Request Inspection Copy

If you are an Academic or Teacher and wish to consider this book as a prescribed textbook for your course, you may be eligible for a complimentary inspection copy. Please complete this form, including information about your position, campus and course, before adding to cart.

* Required Fields

To complete your Inspection Copy Request you will need to click the Checkout button in the right margin and complete the checkout formalities. You can include Inspection Copies and purchased items in the same shopping cart, see our Inspection Copy terms for further information.

Any Questions? Please email our text Support Team on text@footprint.com.au

Submit

Email this to a friend

* ALL required Fields

Order Inspection Copy

An inspection copy has been added to your shopping cart

Black Music Matters: Jazz and the Transformation of Music Studies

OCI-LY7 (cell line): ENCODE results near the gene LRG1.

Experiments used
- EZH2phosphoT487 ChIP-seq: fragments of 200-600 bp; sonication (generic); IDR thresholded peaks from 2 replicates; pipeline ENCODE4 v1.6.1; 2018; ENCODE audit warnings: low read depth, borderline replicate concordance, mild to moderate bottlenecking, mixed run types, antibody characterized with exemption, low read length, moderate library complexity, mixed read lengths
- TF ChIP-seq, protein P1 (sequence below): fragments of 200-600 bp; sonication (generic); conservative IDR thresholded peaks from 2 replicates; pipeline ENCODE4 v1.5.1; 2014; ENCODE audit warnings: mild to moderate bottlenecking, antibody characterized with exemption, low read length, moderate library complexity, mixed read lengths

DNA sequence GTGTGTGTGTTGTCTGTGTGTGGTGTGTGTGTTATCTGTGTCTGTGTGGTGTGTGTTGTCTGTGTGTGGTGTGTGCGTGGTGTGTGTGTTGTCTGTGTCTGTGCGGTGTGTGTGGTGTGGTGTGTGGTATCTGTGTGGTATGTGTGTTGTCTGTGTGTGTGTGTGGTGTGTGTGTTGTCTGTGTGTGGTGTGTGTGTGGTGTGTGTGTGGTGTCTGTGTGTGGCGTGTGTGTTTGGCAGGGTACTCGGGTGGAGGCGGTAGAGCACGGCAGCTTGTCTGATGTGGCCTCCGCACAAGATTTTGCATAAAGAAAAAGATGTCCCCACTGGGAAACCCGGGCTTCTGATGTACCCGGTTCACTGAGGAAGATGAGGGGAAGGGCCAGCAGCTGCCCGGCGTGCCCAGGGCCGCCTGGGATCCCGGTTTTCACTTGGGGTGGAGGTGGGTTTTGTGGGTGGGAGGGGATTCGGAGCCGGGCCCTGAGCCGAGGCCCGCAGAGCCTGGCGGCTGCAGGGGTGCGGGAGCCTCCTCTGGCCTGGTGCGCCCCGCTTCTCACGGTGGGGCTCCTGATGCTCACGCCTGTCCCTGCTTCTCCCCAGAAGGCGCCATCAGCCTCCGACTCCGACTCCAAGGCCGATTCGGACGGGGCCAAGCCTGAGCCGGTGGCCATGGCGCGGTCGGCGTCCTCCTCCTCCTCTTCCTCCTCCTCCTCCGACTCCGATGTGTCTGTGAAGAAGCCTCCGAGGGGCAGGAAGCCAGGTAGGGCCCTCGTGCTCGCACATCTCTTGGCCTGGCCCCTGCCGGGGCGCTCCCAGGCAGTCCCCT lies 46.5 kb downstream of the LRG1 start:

by Ed Sarath Rowman and Littlefield
Pub Date:
09/2018
ISBN:
9781538111703
Format:
Hbk 256 pages
Price:
AU$135.00 NZ$134.78
Product Status: Available in Approx 9 days
add to your cart
Black Music Matters: Jazz and the Transformation of Music Studies is among the first books to examine music studies reform through the lens of African American music, as well as the emergent field of consciousness studies. It is inspired by conversations on race and a rich body of literature on the place of black music in American culture.


Sarath engages the reader in the critical questions facing us today, how we understand, maintain, uphold, and use American heritages of Black music culture and appreciate its importance globally. His thesis and arguments are sound, soulful, and hugely sensible.
Ed Sarath is professor of music at the University of Michigan, director of the U-M Program in Creativity and Consciousness Studies, and is active worldwide as a performer, composer, recording artist, and scholar. He is founder and president of the International Society for Improvised Music and is lead author of the widely read CMS Manifesto, which appears in the coauthored book Redesigning Music Studies in an Age of Change.